Chuck Sams

Chuck Sams, a former interim executive director of the Confederated Tribes of the Umatilla Indian Reservation, goes before the Senate Energy & Natural Resources Committee on Oct. 19, 2021, for a hearing on his nomination as director of the National Parks Service.

WASHINGTON — A politically polarized Senate has set Oct. 19 for a hearing on the nomination of former Oregon tribal leader Chuck Sams as the next director of the National Parks Service.

Sams, the longtime administrator of the Confederated Tribes of the Umatilla Indian Reservation in Oregon, will appear before the Senate Energy & Natural Resources Committee.

Sams is the latest in a series of nominations by President Joe Biden that is part of an effort to restore environmental policies rolled back under President Donald Trump.

If confirmed, Sams would be the first American Indian to serve as National Parks Service director. He is Cayuse, Walla Walla, Cocopah and Yankton Sioux.

He also would be a rare outsider to head the service founded in 1916. The director manages the 63 national parks such as Yellowstone, Yosemite, Grand Canyon and Crater Lake.

The agency’s 21,000 employees manage 423 sites making up 85 million acres in all 50 states, Washington, D.C., and U.S. territories.

The hearing likely will include questions about Biden’s order announced Friday, Oct. 8, to reverse Trump’s decision to reduce the size of protected areas of national monuments in Utah and New England.

The order is meant to stop “a pendulum that swings back and forth depending on who is in public office,” Biden said.

Trump did not fill the National Parks Service director position when it became vacant in January 2017, instead naming acting directors. The move skirted any Senate involvement with who would fill the position or questions on National Parks Service policies.

Under the U.S. Constitution, key presidential appointments require the “advice and consent” of the Senate.

After stepping down from his leadership role at the Umatilla reservation, Gov. Kate Brown selected Sams early this year as a representative of Oregon on the Northwest Power and Conservation Council.

But even before he officially assumed that position, Brown and Oregon’s U.S. Sens. Ron Wyden and Jeff Merkley, both Democrats, were advocating Biden select Sams as National Parks Service director.

“Chuck Sams is among Oregon’s finest, and I can’t think of a better person for the important role of National Park Service director,” Brown wrote to Biden. “I have worked closely with Chuck for many years, and have witnessed firsthand his unparalleled devotion and service to his Tribe, our state, and our nation.”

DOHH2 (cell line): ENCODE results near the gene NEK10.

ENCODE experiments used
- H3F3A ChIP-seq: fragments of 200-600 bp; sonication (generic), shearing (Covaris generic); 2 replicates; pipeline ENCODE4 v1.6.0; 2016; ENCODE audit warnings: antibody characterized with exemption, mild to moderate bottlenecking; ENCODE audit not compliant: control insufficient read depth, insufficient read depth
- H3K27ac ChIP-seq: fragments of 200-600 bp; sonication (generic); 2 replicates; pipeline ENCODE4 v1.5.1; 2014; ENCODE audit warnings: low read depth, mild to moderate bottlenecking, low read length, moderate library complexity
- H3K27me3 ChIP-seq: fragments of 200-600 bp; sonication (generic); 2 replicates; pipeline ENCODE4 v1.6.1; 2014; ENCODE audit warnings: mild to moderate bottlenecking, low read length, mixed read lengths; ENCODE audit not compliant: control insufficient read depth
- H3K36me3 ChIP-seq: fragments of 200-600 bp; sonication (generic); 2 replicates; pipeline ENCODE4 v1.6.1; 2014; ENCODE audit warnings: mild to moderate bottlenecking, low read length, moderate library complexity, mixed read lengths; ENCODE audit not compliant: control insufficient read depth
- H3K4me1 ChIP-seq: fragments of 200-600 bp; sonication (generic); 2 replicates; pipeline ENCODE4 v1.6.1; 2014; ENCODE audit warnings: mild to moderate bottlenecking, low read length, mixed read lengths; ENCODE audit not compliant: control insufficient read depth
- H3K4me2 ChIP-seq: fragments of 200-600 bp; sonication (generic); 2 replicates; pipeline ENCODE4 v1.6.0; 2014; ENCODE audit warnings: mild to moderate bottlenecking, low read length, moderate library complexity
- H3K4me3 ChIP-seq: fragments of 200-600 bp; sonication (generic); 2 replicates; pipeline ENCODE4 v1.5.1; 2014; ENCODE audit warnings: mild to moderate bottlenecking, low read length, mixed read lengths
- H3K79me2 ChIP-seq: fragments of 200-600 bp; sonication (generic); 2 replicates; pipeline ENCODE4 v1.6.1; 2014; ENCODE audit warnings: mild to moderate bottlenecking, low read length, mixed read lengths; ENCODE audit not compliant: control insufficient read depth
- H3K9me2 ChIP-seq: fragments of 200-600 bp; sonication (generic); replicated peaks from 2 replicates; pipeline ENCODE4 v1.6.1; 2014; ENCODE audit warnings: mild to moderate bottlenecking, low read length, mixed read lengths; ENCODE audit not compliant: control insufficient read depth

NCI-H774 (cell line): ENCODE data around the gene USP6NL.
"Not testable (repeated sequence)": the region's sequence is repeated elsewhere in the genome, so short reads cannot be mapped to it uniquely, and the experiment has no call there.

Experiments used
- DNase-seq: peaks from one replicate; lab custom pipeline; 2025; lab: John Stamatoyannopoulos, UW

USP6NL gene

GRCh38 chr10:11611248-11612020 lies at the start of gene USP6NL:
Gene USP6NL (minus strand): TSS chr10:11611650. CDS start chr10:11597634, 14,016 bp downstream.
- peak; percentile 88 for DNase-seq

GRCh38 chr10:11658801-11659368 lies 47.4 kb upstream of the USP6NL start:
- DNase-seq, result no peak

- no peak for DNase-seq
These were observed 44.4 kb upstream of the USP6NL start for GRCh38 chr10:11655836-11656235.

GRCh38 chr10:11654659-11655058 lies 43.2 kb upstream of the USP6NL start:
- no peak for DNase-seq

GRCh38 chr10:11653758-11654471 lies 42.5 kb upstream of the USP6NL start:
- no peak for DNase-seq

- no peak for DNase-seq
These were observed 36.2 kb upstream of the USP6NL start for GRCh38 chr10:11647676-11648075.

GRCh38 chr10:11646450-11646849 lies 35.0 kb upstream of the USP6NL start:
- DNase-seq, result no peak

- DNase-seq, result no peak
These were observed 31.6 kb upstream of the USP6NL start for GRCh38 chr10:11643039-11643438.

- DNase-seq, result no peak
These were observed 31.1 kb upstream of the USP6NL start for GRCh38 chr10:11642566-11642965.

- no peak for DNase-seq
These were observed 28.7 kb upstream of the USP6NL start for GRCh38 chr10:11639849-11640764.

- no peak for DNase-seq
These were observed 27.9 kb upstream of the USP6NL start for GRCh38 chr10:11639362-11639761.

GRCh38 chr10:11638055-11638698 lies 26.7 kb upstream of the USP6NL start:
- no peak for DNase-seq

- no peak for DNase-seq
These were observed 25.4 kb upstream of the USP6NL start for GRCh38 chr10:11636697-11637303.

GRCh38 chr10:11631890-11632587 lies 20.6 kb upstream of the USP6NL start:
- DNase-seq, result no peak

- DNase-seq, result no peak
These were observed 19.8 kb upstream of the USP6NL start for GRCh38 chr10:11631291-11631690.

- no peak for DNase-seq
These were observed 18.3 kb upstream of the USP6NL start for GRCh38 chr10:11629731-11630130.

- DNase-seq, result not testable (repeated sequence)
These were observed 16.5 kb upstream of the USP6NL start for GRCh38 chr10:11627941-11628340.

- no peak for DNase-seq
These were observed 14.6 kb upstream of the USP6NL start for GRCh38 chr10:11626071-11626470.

At the Oct. 19 hearing, Wyden, a member of the committee, will introduce Sams, who will make an opening statement and then answer questions from the 10 Democrats and 10 Republicans on the committee.

The committee hearings have been the source of partisan fireworks earlier this year.

The nominations of New Mexico Rep. Deb Haaland, D, as secretary of the interior and National Wildlife Foundation executive Tracy Stone-Manning as director of the Bureau of Land Management were contentious over environmental and land-use priorities.

The Senate eventually confirmed both. With most of the policy issues already hashed out with Haaland, who as secretary of the interior oversees both the National Parks Service and Bureau of Land Management, the nomination of Sams is unlikely to generate a similar level of political heat as earlier confirmations.

A key sign that Sams’ nomination is unlikely to be contentious is that he will be one of three Biden nominees to appear on Oct. 19.

While Republicans have focused on the environmentalist philosophies of Biden’s nominees, some liberals have questioned if Sams is the best choice to lead the agency. They say experience is needed to rebuild morale after more than four years of turbulence over policies that led many career NPS employees to resign or retire rather than implement Trump’s orders.

Sen. Angus King of Maine, an independent who caucuses with Democrats and is counted among the 50 votes to give the party parity with Republicans, sits on the committee that will question Sams.

King had publicly chastised Biden in May for taking what he felt was too long to nominate a new head of the park service.

When Biden announced Sams as his choice in August, King’s reaction was mixed.

In an August interview with Energy & Environment, a publication affiliated with Politico magazine, King said he was concerned that Sams had no previous experience with the park service.

Directors had historically been selected from among the agency’s senior managers.

“I’m reserving judgment,” King said.

But after reassurances from those who had worked with Sams on public land trust and conservation issues, King said he could see an upside to Sams serving as head of the service.

“I’ve heard from people that know him that he’s very capable and would bring fresh eyes and new perspective to the department, to the service,” King said.

The hearing will at 10 a.m. Oct. 19 in room 366 of the Dirksen Senate Office Building in Washington, D.C. The hearing will be livestreamed on the U.S. Senate website,

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